The future of experiential cinema – VR and VIP seating

The future of experiential cinema – VR and VIP seating – words Amy Turnbull

With the advent of Netflix and other streaming services, cinemas both big and small appreciate that they need to do more than simply screen a film to get us off of the couch and into their ticket halls.

According to Odeon’s chief commercial officer, Andy Edge, “cinema chains are more focused on guest experience, ensuring that while the filmmakers do their bit, the cinema exhibitor does theirs.”

Indeed, research shows that millennials heavily favour experiences over material possessions. As they make up a quarter of the UK population, and are America’s largest generation, they represent a huge potential audience and revenue stream.

The future needs to be experiential cinema, otherwise those thrifty, experience hungry millennials will stay in with their Netflix and Chill. In many ways, this shift, improving guest experience, has already begun to shape our cinematic outings.

 

The luxury experience

A large number of cinemas offer luxury as a way to add value (and cost) to their screening services. As this luxury trend grows more and more popular with cinema goers, discerning customers can see how what started with simple VIP seating options has now evolved into a booming market for full scale cinematic lavishness.

For example, The Sussex Exchange, a restaurant and luxury cinema located in Sussex, offers an opulent cinema experience that’s so high end it has a very VIP cinema seating price. It’s said to offer a Dubai class level of experience (but in the countryside town of Hastings).

On the chain cinema end of the spectrum, Odeon are stepping up their luxury game too and managing customer experience. Odeon now runs a venue unique to their brand called The Lounge, which offers a high end dinner-and-drinks service delivered right to your seat.

This kind of luxurious cinematic experience is unlikely to be replicated at home, unless you have the funds to hire a private chef, bartender, and build a giant cinema screen in your living room. Therefore film-buffs are enticed off of their sofas and into the ticket offices.

The technological experiences 

IMAX opened a VR equipped theatre in LA which earned a whopping $15,000 a week for a solid month. This revenue is so impressive that IMAX plans to roll out similar VR cinemas in 4 more cities the wake of this success.

Indeed, the birth of Augmented Reality (AR) and Virtual Reality (VR) has led to many brands adopting the tech as a new USP or as part of their marketing strategy. For example, Disney utilised VR technology for their recent “Disney and Dalí: Architects of the Imagination” exhibit which promises to take you into the mind of Dalí himself, while retail brands like Tesco are utilising AR to allow shoppers to fully visualise their products in their homes before they make a purchase.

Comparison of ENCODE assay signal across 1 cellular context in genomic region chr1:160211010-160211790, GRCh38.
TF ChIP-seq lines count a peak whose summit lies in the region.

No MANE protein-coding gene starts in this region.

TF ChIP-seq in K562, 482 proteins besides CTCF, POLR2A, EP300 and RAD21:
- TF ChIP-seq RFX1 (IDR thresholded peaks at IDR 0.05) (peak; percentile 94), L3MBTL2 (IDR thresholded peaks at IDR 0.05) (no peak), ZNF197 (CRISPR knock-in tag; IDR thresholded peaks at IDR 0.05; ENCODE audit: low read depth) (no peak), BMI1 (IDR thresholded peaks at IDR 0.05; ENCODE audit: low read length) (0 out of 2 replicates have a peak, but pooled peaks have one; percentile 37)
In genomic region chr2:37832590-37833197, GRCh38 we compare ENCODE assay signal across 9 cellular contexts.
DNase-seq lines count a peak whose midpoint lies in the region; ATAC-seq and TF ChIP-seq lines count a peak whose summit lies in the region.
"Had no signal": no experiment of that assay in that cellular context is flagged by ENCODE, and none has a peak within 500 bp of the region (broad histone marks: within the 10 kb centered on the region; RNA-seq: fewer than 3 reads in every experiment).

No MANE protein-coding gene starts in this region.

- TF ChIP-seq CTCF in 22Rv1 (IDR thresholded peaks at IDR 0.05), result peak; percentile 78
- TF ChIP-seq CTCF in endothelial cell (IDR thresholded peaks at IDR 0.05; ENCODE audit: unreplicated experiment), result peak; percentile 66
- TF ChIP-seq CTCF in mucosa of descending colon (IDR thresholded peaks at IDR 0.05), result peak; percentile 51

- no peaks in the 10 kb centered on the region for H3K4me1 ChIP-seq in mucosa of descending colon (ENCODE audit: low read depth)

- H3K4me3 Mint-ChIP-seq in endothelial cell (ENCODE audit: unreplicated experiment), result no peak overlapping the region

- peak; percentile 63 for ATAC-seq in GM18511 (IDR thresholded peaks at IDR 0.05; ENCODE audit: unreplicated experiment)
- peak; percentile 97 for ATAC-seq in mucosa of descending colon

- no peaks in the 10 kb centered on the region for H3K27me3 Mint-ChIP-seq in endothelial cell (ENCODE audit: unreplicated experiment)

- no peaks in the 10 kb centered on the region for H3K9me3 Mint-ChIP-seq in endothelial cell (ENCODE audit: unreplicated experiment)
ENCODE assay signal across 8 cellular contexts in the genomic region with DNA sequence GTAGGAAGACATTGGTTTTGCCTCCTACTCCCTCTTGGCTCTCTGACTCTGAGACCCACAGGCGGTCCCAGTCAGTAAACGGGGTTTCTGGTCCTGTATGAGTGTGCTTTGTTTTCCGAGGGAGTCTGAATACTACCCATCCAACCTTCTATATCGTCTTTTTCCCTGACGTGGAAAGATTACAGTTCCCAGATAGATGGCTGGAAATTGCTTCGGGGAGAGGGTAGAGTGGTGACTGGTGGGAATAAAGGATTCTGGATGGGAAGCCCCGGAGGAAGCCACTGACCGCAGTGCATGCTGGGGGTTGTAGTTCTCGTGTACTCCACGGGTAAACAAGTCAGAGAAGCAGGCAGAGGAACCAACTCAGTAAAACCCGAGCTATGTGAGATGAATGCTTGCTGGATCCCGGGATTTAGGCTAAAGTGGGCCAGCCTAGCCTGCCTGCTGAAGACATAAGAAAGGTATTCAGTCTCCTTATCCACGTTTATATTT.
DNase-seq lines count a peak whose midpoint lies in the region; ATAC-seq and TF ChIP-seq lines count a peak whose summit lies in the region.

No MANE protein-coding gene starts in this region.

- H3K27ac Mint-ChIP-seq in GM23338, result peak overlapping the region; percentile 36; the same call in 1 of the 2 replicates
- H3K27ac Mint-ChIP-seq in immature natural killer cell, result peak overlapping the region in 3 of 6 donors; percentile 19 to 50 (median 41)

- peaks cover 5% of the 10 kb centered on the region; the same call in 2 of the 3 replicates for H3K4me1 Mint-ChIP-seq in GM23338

As the Harvard Business Review puts it, “Applications using either technology stand to eliminate customer pain points, elevate customer service, and create a differentiated, personalized customer experience.”

But VR and AR aren’t the only high-tech, high profit, attractions in the cinema industry. Cineworld is offering ticket buyers the chance to “be in the movie” with their 4Dx experience. According to their website, the experience includes “high-tech motion seats and special effects including wind, fog, lightning, bubbles, water, rain and scents, in both 2D and 3D formats.” These effects will be timed perfectly with the events of the film, so that viewers can feel as close to the action as possible.

The immersive experiences 

For those cinephiles who have neither the budget nor the desire to opt for luxury and high tech experiences, there are also a great number of independent and smaller cinemas which offer fans the chance to immerse themselves in their favourite films.

Immersive events are perfect not only for die-hard film fans, but also for sharing on social media, which is of utmost importance to millennials. As Andy Edge puts it, “Experiencing something socially, even commercial elements, make[s] cinema powerful”.

Shining examples of events like these can be found at The Prince Charles Cinema. This London cinema has made a name for itself on the indie scene as much for it’s expertly curated films, as for the regular sing-a-long’s, movie marathons, pajama parties and themed costume events it regularly hosts.

Meanwhile the Secret Cinema offers the best of both the luxury and the immersive experience worlds. MTV called Secret Cinema’s most recent endeavour, Moulin Rouge!, “musical goals”. As the name implies, much of what a trip to the Secret Cinema involves is kept strictly under wraps, however what people can disclose is that a ticket offers you the chance to fully immerse yourself in the world of a movie. Actors and live re-enactments abound, and dressing up is strongly recommended.

The future of experiential cinema – VR and VIP seating – words Amy Turnbull

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